DEAR MISS MANNERS: I am currently a senior in high school, which means I have been through 12 years of public school with a consistent etiquette issue -- that of fundraising.
In my school experience, we were always handed glossy brochures and large, pre-printed envelopes with the instruction to sell the lackluster goods to relatives, neighbors, our parents' friends and co-workers, and even to teachers. I usually demur and offer to pay my own dues for whatever club or field-trip, because I was taught not to ask people for money, which is, in essence, what fundraising is.
Usually the heads of such fundraising efforts tell me to get over myself, and I end up buying a lot of useless things in order to avoid bothering people. I am also intensely awkward saying no whenever I am asked to buy overpriced chocolates and candles to support someone else's extra curriculars.
Is fundraising of this sort rude or not? If it is not, you can, of course, also tell me to get over myself. If it is indeed rude, I would appreciate any tips you have for dealing with these situations.
GENTLE READER: Yes, no matter how well intentioned and for how good a cause, embarrassing people into buying things they don't want is rude. Good intentions do not justify bad behavior.
But nor does your recognizing the rudeness excuse you from recognizing the need from which it mistakenly sprang. That you should refrain from buying or selling over-priced goods is reasonable. That you should disdain supporting the activities of your school on behalf of those who cannot pay dues for them is selfish.
You could do your school an important service by suggesting alternative fund-raising methods. If you research the profit allocations of the company that supplies the merchandise, you may find that the school gets a disproportionately small share. Using the labor and talents of students -- whether in old-fashioned bake sales, car washes and concerts, or at something more innovative -- may turn out to be more profitable. And selling useful services is not rude.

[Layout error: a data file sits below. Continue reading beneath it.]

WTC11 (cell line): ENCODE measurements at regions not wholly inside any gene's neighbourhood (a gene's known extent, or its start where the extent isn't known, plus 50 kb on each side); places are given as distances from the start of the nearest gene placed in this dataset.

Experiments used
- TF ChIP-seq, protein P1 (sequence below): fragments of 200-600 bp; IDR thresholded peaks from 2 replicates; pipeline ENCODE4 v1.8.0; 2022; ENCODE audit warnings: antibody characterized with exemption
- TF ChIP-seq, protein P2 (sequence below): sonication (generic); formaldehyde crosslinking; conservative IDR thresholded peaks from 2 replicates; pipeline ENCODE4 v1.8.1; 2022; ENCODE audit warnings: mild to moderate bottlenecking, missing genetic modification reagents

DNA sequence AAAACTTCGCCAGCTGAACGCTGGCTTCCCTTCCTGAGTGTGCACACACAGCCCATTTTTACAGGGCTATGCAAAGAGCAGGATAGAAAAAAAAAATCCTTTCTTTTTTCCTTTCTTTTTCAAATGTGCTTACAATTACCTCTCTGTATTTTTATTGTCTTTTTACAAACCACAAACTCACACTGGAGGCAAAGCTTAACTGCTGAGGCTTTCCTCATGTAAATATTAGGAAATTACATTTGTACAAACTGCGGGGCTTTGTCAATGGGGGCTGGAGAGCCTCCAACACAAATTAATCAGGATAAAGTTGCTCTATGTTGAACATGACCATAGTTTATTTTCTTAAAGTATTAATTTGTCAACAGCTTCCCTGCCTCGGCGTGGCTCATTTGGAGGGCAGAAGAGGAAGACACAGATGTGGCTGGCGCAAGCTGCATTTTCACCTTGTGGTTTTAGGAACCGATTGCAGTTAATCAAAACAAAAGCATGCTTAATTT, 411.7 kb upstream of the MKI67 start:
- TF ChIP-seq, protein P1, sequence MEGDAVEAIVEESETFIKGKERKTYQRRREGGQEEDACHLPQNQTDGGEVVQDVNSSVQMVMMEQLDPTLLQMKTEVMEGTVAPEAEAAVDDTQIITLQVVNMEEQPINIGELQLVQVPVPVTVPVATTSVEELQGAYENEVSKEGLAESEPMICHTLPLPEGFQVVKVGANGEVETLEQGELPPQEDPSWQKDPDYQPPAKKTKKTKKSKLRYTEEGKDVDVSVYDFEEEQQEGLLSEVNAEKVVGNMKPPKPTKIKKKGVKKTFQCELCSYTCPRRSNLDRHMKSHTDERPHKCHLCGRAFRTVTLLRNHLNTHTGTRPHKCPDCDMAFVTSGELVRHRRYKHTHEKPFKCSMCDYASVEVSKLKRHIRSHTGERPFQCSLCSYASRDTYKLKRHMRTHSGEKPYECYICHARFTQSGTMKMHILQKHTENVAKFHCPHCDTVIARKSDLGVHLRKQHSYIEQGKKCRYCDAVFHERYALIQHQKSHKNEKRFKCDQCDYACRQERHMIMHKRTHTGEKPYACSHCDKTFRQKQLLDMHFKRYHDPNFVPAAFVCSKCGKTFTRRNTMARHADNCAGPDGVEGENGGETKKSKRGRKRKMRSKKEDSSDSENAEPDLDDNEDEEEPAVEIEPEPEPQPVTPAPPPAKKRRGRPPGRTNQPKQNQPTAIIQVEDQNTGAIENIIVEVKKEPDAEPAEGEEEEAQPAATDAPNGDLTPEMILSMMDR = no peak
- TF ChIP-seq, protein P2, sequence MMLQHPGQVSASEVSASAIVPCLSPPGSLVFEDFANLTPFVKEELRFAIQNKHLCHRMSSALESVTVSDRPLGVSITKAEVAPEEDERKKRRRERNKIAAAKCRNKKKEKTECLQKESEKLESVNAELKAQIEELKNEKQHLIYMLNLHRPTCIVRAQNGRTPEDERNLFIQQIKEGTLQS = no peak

DEAR MISS MANNERS: What is the proper etiquette when receiving a knife as a gift? I always was told that the receiver of the knife was to pay the giver a penny or other monetary sum so as not to sever the relationship.
Now I have been to a few bridal showers lately and am being told that the giver is to give the receiver the penny as well as the knife. The latter doesn't make sense to me. Please help!
GENTLE READER: Superstitions are not supposed to make sense. The idea behind this one is, as you realize, that the knife is bought (for a penny) because to give and accept it would indicate the wish to sever the relationship.
But what if you bring such a present, with all warm wishes, to your dear friend who is getting married -- and she doesn't happen to have change? Should you quickly return the dress you bought to wear to her wedding, since by that time, you are likely to be enemies?
Or, to ward off this calamity, should you give her another present -- a penny -- at the same time, so that she is sure to have change and will not have to re-do the seating chart at her wedding dinner?